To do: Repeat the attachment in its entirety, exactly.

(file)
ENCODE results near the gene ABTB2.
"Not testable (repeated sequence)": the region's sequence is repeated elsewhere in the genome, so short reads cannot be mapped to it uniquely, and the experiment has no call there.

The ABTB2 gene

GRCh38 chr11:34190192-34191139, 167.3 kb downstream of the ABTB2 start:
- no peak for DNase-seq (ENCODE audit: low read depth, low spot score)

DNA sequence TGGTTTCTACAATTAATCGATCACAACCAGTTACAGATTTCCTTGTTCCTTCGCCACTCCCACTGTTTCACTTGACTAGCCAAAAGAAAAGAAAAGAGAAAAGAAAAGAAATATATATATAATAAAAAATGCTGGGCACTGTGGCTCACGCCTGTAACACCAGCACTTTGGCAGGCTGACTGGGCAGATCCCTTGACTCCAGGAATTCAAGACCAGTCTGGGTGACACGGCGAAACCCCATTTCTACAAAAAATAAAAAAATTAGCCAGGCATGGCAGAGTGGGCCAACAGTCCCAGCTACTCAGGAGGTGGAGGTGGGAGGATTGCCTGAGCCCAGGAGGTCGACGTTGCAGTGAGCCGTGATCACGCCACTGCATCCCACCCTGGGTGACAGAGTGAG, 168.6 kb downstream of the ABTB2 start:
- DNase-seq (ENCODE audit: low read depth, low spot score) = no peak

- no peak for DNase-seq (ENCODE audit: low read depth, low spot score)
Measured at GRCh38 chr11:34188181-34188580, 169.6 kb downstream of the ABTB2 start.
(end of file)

ENCODE results near the gene ABTB2.
"Not testable (repeated sequence)": the region's sequence is repeated elsewhere in the genome, so short reads cannot be mapped to it uniquely, and the experiment has no call there.

The ABTB2 gene

GRCh38 chr11:34190192-34191139, 167.3 kb downstream of the ABTB2 start:
- no peak for DNase-seq (ENCODE audit: low read depth, low spot score)

DNA sequence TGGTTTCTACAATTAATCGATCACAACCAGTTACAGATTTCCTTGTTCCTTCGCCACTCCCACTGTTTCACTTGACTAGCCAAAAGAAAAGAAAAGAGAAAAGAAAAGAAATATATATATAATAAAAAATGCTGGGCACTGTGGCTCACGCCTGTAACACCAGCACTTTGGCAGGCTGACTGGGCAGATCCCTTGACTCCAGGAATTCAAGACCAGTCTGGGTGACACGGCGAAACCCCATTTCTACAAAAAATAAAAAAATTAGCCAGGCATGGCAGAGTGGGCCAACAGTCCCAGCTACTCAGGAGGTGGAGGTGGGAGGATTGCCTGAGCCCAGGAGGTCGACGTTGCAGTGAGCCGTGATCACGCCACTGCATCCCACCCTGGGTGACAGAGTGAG, 168.6 kb downstream of the ABTB2 start:
- DNase-seq (ENCODE audit: low read depth, low spot score) = no peak

- no peak for DNase-seq (ENCODE audit: low read depth, low spot score)
Measured at GRCh38 chr11:34188181-34188580, 169.6 kb downstream of the ABTB2 start.